Both cases went cold, and the culprit's identity was unknown for more than two decades.

Then, investigators made a break in 2019 when the Livermore police forensics team sent their DNA sample to a private laboratory, which conducted a genetic genealogy search of the private database -- with preliminary results yielding a possible relative to the 1997 perpetrator.

Livermore police soon targeted maintenance worker Vien as their prime suspect, conducted extensive surveillance and collected a sample of his DNA from a discarded Baskin-Robbins spoon. The subsequent tests resulted in matches to the Livermore and Union City assaults, according to authorities.

Vien was arrested on Nov. 5, 2019 at his home in Livermore on a slew of charges and special allegations for the two 1997 crimes. Livermore police alleged at the time that there were three other unsolved brutal rapes in Livermore between 1995 and 1997 that had similar characteristics, but those cases did not result in charges against Vien -- or anyone else -- to date.

Vien remained in the Santa Rita Jail with bail set at $2.5 million until late April when Alameda County Superior Court Judge Thomas Reardon granted a defense request to have Vien released on his own recognizance to his Livermore residence due to health factors that made him at risk for COVID-19 infection during the pandemic if he stayed in jail.

The decision, which came despite objections from the DA's office, drew criticism from authorities and residents in the Tri-Valley, including a scathing public letter by Livermore Mayor John Marchand.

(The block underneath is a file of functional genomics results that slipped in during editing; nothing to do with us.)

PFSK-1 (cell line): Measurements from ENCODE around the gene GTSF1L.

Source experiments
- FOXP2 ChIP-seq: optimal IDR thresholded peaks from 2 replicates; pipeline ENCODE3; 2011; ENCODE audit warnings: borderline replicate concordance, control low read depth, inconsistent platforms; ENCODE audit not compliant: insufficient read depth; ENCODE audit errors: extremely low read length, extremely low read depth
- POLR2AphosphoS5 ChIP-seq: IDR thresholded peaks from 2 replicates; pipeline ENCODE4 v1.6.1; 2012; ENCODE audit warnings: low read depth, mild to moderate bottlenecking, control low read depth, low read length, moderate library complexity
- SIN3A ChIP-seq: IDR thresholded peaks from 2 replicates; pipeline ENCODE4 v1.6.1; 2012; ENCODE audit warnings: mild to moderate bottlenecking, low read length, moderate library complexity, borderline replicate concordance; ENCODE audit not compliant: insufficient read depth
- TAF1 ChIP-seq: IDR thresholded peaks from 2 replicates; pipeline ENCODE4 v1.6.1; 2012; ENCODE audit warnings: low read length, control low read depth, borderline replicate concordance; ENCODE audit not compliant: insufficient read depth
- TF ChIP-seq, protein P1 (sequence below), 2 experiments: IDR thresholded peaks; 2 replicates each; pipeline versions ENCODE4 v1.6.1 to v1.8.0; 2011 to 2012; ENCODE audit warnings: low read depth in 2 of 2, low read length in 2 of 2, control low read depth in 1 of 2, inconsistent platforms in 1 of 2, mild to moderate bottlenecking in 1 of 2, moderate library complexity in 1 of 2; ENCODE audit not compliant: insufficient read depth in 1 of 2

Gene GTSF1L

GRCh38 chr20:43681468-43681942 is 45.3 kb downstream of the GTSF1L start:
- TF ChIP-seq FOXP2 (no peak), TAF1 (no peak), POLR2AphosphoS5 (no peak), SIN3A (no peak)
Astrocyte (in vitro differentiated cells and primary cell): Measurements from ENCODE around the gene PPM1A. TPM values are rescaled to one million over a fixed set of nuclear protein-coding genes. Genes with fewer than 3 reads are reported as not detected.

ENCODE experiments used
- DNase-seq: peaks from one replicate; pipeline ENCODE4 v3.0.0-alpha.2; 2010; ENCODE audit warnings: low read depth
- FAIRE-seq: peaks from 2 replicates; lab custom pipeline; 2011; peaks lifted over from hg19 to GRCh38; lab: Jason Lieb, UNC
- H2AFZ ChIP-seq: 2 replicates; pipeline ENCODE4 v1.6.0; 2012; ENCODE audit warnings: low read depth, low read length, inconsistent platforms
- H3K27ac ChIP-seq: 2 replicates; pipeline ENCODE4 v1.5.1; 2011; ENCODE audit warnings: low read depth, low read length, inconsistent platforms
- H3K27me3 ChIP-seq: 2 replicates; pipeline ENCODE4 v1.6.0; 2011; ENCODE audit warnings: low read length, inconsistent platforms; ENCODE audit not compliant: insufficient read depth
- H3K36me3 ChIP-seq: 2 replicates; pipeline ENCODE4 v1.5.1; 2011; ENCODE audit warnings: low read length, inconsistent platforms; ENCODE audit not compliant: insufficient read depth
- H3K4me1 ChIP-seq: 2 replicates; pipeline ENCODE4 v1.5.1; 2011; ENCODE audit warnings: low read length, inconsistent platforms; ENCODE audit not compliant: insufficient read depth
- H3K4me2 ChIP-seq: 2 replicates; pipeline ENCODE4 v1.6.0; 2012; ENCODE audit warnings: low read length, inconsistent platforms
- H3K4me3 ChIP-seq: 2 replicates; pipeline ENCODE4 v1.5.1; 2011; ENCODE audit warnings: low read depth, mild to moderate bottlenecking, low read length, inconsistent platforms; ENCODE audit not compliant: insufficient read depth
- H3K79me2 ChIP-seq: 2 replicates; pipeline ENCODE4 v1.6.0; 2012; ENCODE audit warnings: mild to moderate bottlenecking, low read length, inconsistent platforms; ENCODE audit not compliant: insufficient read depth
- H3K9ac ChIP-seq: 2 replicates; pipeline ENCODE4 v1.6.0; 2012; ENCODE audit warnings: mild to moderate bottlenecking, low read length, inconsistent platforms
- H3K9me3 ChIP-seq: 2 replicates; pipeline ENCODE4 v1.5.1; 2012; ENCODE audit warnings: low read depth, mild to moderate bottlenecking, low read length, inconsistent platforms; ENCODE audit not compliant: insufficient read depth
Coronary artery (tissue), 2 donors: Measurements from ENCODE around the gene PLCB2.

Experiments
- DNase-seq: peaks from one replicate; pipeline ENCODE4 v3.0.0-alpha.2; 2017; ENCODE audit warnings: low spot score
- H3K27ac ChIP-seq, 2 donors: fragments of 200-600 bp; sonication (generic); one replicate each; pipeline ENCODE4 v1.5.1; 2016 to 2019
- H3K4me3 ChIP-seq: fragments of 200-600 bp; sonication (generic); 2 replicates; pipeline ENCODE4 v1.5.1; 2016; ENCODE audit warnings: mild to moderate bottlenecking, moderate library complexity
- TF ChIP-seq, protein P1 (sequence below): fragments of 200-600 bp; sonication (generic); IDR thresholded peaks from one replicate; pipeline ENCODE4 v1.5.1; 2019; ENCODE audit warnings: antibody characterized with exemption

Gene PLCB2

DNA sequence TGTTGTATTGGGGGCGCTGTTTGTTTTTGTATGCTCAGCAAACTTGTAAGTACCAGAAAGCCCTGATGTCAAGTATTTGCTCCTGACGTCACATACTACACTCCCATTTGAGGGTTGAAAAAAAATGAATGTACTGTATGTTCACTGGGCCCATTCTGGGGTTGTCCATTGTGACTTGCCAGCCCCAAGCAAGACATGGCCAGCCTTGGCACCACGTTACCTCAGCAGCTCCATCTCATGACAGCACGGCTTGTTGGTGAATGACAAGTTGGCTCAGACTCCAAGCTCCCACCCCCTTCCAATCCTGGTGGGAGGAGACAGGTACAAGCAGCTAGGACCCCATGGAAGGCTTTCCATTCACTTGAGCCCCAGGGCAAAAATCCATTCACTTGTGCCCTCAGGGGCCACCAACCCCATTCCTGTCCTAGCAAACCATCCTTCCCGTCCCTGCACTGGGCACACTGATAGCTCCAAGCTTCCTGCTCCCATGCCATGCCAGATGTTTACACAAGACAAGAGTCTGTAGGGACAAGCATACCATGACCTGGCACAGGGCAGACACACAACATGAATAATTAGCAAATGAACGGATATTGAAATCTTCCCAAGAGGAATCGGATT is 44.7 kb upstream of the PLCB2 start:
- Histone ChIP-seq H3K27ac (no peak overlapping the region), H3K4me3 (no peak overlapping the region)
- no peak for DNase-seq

Vien was reportedly remanded to stay at home with an ankle monitor and only allowed to leave for court appearances or to meet with his attorneys.

The defendant was back in court at the Rene C. Davidson Courthouse in Oakland last week for the start of his preliminary hearing -- a court session during which a judge decides if there's enough evidence to force a defendant to stand trial on the charges.

Both survivors testified in open court with Vien and his attorney present on Nov. 12, according to O'Malley. The second survivor was scheduled to complete her testimony on Nov. 13, but the proceedings were halted when the court learned Vien was in the hospital, according to O'Malley.

The Livermore man shot himself several times with a nail gun in a suicide attempt, sustaining significant injuries, according to O'Malley. Vien died of those self-inflicted wounds on Thursday (Nov. 19).

"As such, the case must be dismissed," O'Malley said.

Comments

Guillermo M.
Registered user
Downtown
on Nov 23, 2020 at 11:11 am
Guillermo M., Downtown
Registered user
on Nov 23, 2020 at 11:11 am
6 people like this

Headline should have read, “Taxpayers saved tens of thousands of dollars & victims families spared from a nauseating trial by vicious, liberal defense team.”

Good riddance!


Don't miss out on the discussion!
Sign up to be notified of new comments on this topic.

Post a comment

In order to encourage respectful and thoughtful discussion, commenting on stories is available to those who are registered users. If you are already a registered user and the commenting form is not below, you need to log in. If you are not registered, you can do so here.

Please make sure your comments are truthful, on-topic and do not disrespect another poster. Don't be snarky or belittling. All postings are subject to our TERMS OF USE, and may be deleted if deemed inappropriate by our staff.

See our announcement about requiring registration for commenting.